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Machine learning-based assessment of liver fat identifies patients at risk for severe COVID-19
Liver identified in CT scan

In a recent article published in The Lancet’s eBioMedicine open access journal, a team from Emory University and University Hospitals (UH) Cleveland shared results of a multi-site study that indicated patients with nonalcoholic fatty liver disease – also known as hepatic steatosis – were one-and-a-half times more likely to develop severe COVID-19.

The team obtained the results using a deep learning based hepatic fat assessment (DeHFt) pipeline it developed to provide automated measurements of liver fat from standard CT scans. Study collaborators included Case Western Reserve University, Wuhan University, the Atlanta Veterans Administration Medical Center and Guangdong Academy of Medical Sciences.

“We know that hepatic steatosis is a risk factor for COVID-19. Now we can use this pipeline to identify high-risk patients and based upon that clinicians can make better informed decisions about levels of care and the early use of therapeutics, such as antivirals,” says Gourav Modanwal, first author on the study and a researcher in the Wallace H. Coulter Department of Biomedical Engineering at Emory University School of Medicine and Georgia Institute of Technology College of Engineering.

The DeHFt process uses coronary artery calcium CT scans, which are commonly used to detect and measure calcium-containing plaque in a patient’s arteries. In addition to showing the heart, the images also include portions of the liver and spleen, so they provide an opportunity to evaluate liver fat. However, they have not been used historically to assess hepatic fat due to the difficulty of manually measuring regions of interest to clinicians at a higher magnification and resolution. The DeHFt pipeline can perform the job quickly and accurately, and it eliminates the inherent variability between CT scan readings among radiologists.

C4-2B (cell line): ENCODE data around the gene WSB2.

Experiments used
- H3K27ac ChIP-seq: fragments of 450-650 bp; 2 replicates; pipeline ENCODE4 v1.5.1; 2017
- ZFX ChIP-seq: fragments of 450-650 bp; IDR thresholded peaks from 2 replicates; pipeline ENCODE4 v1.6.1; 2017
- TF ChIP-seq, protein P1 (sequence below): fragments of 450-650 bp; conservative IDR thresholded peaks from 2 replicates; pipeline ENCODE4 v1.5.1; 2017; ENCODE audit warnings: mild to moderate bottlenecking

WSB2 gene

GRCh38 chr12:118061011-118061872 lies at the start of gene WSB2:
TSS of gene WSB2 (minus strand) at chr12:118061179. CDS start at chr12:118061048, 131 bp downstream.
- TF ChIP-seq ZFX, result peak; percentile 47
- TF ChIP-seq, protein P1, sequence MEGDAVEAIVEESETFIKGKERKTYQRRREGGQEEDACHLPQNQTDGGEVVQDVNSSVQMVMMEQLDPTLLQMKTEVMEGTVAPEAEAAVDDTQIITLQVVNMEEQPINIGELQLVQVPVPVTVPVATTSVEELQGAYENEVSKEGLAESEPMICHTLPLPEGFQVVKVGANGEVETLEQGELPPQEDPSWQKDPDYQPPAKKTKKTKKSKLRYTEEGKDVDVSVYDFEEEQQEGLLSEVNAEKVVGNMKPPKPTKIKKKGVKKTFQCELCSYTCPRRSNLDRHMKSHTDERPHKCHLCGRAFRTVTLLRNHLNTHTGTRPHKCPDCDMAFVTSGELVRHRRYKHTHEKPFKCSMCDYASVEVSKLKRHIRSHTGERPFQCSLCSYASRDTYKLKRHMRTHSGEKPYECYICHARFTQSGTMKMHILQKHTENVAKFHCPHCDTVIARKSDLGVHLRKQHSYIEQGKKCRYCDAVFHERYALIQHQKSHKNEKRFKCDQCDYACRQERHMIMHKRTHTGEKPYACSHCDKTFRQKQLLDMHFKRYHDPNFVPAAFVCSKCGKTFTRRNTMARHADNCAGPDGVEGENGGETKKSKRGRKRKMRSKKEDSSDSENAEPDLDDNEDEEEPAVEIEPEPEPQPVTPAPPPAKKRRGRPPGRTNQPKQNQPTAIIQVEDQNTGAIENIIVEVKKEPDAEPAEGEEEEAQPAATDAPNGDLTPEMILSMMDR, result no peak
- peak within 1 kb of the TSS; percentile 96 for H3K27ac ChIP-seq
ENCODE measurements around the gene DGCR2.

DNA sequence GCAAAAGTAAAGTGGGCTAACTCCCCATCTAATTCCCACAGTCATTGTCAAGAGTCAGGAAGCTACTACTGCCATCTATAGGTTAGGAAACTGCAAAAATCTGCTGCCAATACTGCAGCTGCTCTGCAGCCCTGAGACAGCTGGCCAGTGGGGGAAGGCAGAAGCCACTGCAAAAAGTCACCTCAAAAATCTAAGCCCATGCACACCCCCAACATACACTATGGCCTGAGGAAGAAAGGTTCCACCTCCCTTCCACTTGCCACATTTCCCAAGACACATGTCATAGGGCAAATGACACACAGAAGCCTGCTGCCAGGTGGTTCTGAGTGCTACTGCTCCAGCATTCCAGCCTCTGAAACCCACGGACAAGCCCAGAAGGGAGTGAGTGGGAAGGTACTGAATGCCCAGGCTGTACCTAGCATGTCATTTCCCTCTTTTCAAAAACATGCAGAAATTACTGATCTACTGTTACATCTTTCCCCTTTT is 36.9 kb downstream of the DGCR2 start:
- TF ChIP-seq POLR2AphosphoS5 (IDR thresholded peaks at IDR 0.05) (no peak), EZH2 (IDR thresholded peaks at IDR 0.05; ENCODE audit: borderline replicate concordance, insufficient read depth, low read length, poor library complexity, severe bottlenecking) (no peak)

Deep learning, which is a type of artificial intelligence that imitates the way people gain knowledge, is the basis of the two-step DeHFt process. First, a segmentation model is trained to segment the liver and spleen using coronary artery calcium CT scans. Then CT attenuation – examination of the intensity of liver and spleen – is estimated using stacks of liver and spleen slices visible in 3D. Lower liver intensities reflect more fat infiltration, while the spleen serves as a control to compare the liver-to-spleen ratio.

“This is a very exciting and translationally relevant finding. Our study suggests that machine learning based on routine CT scans can help in accurate quantification of liver fat, which has implications that extend beyond COVID-19 severity assessment,” says Anant Madabhushi, the study’s senior author and a professor in the Wallace H. Coulter Department of Biomedical Engineering at Emory School of Medicine and Georgia Institute of Technology College of Engineering.

Hepatic attenuation on CT scans is a surrogate marker for cardiometabolic risk, including type 2 diabetes and its progression. “This novel pipeline provides an important avenue for CT-based analysis of adiposity and metabolic risk that is scalable for population-level imaging and can be used for risk stratification for cardiometabolic disease,” says study co-author Sadeer Al-Kindi, MD, director of the cardiovascular phenomics core and co-director of the Vascular Metabolic Center at the UH Harrington Heart & Vascular Institute. “We are currently working on translating this and validating it in various large cohorts for risk prediction.”

Modanwal says the DeHFt pipeline offers promise for reliable, reproducible liver fat measurements, providing an integrated cardiometabolic and COVID-19 risk tool.

“This is a unique way to look at whether or not a patient has fatty liver disease using CT scans,” he says. “We can apply the pipeline to millions of cases rather than relying on time-consuming manual examination of scans.”

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